Participants were instructed to provide a solution to each problem as quickly and accurately as possible. At the start of each arithmetic trial, a 1.5 cm by 1 cm rectangular cue appeared in one of the four corners of the screen. The location of the cue varied randomly from one trial to the next. Participants were instructed to fixate on the cue when it appeared. The problem appeared when the computer detected a fixation on the cue. This procedure was used to ensure that participants were not gazing at the operator at the beginning of each trial, which might artificially inflate the number of fixations and total gaze duration to the central interest area (i.e., the operator). Each problem remained on the screen until the ASIO voice trigger had recorded a response. The screen remained blank until the experimenter had recorded the participant’s spoken answer and initiated the next trial.

Participants first completed 10 practice trials to familiarize them with the experimental procedure. Subsequently, we presented each arithmetic problem three times in a pseudo-random order (i.e., problems were presented in three randomized blocks and problems did not repeat within blocks), resulting in 192 trials. After completing the experiment, participants were debriefed and dismissed.

Results [TOP]

We discarded spoiled trials – in which the voice trigger either failed to register the first response or registered an extraneous sound (e.g., a sharp breath or an “umm”) – from all analyses. This filtering resulted in the removal of 8.3% of addition trials, 5.4% of subtraction trials, 6.9% of multiplication trials, and 6.9% of division trials. We also removed trials on which the participants provided an incorrect response for the analyses of response times and eye-tracking measures. This filtering resulted in the removal of an additional 4.9% of addition trials, 1.8% of subtraction trials, 6.4% of multiplication trials, and 10.4% of division trials.

Response Time and Error Rates [TOP]

Table 2 presents the mean of median response times and the mean error rates as a function of operation and problem size. Response times and error rates were analyzed in separate 4 (operation: addition, subtraction, multiplication, division) x 2 (problem size: small, large) analyses of variance with operation as a between-subjects factor and problem size as a within-subjects factor. Table 3 presents the relevant statistics.

Table 2

Mean Solution Latencies and Percentage Errors by Problem Size and Operation

Problem Size Addition
Subtraction
Multiplication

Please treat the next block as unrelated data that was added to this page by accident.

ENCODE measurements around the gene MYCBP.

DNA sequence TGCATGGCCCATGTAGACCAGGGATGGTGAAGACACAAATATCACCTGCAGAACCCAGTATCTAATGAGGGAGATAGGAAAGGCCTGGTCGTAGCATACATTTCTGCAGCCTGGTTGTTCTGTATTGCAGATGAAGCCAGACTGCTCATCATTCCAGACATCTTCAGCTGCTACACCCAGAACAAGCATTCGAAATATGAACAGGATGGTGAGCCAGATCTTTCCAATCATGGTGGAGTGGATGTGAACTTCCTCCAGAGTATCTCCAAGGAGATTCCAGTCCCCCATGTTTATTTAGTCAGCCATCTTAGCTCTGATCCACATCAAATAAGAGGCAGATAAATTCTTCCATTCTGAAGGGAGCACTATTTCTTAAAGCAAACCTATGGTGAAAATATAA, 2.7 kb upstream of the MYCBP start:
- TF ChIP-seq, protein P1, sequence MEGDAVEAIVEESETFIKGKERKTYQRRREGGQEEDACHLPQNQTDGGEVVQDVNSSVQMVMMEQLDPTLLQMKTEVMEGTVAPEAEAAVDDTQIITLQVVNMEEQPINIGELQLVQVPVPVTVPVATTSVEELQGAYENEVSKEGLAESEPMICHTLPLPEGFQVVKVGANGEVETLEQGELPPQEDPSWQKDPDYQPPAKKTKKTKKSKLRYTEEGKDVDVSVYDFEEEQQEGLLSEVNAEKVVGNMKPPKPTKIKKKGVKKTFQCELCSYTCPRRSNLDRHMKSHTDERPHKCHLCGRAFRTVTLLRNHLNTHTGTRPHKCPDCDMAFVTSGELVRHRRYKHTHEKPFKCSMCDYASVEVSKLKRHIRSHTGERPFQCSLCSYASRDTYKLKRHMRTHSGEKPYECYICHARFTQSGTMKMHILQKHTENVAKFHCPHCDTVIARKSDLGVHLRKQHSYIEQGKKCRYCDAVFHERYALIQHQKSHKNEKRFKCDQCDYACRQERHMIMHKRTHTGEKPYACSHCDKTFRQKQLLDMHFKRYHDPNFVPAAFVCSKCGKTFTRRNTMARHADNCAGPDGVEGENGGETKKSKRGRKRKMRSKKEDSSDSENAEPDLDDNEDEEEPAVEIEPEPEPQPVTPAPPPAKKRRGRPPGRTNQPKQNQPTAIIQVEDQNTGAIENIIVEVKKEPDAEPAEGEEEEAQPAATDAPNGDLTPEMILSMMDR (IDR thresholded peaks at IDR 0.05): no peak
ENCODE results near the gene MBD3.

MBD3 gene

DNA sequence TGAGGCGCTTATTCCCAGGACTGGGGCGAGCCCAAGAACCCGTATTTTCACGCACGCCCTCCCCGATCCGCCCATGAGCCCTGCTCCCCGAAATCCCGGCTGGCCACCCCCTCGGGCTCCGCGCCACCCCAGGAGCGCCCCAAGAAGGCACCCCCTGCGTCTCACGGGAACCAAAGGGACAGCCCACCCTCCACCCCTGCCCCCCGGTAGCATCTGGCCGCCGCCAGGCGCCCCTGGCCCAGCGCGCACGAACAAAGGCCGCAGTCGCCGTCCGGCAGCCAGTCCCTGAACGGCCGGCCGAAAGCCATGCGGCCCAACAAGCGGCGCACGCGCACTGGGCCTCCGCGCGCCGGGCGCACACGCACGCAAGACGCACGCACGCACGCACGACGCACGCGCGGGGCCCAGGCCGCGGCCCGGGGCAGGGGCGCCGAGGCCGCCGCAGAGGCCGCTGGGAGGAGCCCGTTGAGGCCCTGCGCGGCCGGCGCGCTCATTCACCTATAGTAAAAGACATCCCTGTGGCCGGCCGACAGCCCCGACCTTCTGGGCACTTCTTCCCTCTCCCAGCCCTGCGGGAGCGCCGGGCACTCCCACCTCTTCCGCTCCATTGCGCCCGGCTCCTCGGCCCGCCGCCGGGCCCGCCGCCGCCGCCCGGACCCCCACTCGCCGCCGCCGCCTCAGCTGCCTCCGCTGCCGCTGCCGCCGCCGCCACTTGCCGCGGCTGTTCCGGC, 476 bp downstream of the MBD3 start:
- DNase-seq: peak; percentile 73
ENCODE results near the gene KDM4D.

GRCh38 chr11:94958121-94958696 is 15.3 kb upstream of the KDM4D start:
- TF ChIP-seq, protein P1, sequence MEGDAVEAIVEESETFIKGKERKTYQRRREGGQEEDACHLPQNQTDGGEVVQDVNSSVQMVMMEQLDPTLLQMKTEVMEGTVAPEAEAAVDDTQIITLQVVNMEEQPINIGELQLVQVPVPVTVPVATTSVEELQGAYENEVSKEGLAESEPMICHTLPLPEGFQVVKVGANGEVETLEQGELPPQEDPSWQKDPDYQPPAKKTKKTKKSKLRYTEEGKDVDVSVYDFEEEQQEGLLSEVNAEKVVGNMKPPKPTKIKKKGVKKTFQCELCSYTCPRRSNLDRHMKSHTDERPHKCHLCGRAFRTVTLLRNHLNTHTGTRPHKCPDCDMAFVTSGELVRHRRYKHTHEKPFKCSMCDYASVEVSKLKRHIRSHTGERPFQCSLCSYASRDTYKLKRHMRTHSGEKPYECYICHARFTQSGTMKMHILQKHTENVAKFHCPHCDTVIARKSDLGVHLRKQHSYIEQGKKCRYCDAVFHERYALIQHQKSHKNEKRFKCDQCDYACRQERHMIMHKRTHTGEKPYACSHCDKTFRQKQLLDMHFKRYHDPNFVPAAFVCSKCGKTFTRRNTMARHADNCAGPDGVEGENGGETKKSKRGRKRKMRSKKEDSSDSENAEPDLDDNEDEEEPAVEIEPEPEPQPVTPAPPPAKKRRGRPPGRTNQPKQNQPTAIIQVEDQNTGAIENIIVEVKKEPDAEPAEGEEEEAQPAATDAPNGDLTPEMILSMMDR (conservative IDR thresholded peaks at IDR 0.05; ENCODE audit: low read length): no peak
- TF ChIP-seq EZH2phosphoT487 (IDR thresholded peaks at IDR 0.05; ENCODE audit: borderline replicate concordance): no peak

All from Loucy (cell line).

Division
RT %E RT %E RT %E RT %E
Small 947 2.4 1046 2.6 1105 2.4 1145 5.5
Large 1241 7.1 1564 8.4 1408 10.8 1517 15.4
PSE 294 4.7 518 5.8 303 8.4 372 9.9

Note. PSE = difference between large and small.

Table 3

Statistical Analyses of Response Time and Error Rates

Response Time
Error Rate
Variables df F p ηp2 F p ηp2
Operation 3, 105 3.68* .014 .095 8.06** < .001 .187
Problem Size 1, 105 257.30** < .001 .710 106.30** < .001 .503
Operation x Problem Size 3, 105 4.32** .007 .110 3.20* .027 .084

*p < .05. **p < .01.

Response times and error rates differed across operations and increased as a function of problem size. For small problems, error rates were low and very similar across operations, although higher in division than the other three operations. Error rates were higher in large problems than in small problems for all operations, with the discrepancy (i.e., the problem size effect) largest in division and smallest on addition problems. These patterns of error rates are similar to those reported in other studies (e.g., Campbell & Xue, 2001) although the overall error rate is somewhat higher.

Participants responded more quickly to small than large problems. Differences between small and large problems (i.e., the problem size effect) were similar for addition and multiplication problems, somewhat greater on division problems, and largest on subtraction problems.

To evaluate whether the participants in the present research showed typical performance on simple arithmetic, these patterns were compared to those reported by Campbell and Xue (2001), which reports data on all four operations. The pattern of latencies for the non-Asian Canadians in that study (see their Table 2) is quite similar to that observed here, although overall latencies were slower in the present research. As in the present research, Campbell and Xue’s participants responded fastest on small addition problems and slowest on large subtraction problems. Problem-size effects (i.e., differences between small and large problems; see Table 2) were quite similar to those in the present research for addition (283 ms), multiplication (351 ms), and division (339 ms). The problem-size effect was largest on subtraction problems (439 ms), as in the present research. Thus, compared to a similar population solving the same problems, the present sample showed somewhat slower and less accurate performance but quite similar patterns across the four operations. Hence, we conclude that, at least at a very gross level, participants’ performance in the present study is comparable to that of similar studies.

Analyses of Eye Tracking Data [TOP]

We extracted three dependent measures from the eye tracking data and analyzed each as a function of interest area: location of first fixation, total gaze duration, and total fixations. We assume that the first fixation location reflects an overall strategic orientation towards the specific operation, and thus is similar to the measure of horizontal eye movement analyzed by Zhou et al. (2012). Gaze duration and total fixations, in contrast, reflect the distribution of processing time across locations for each problem and thus we expect to see patterns of problem-size effects.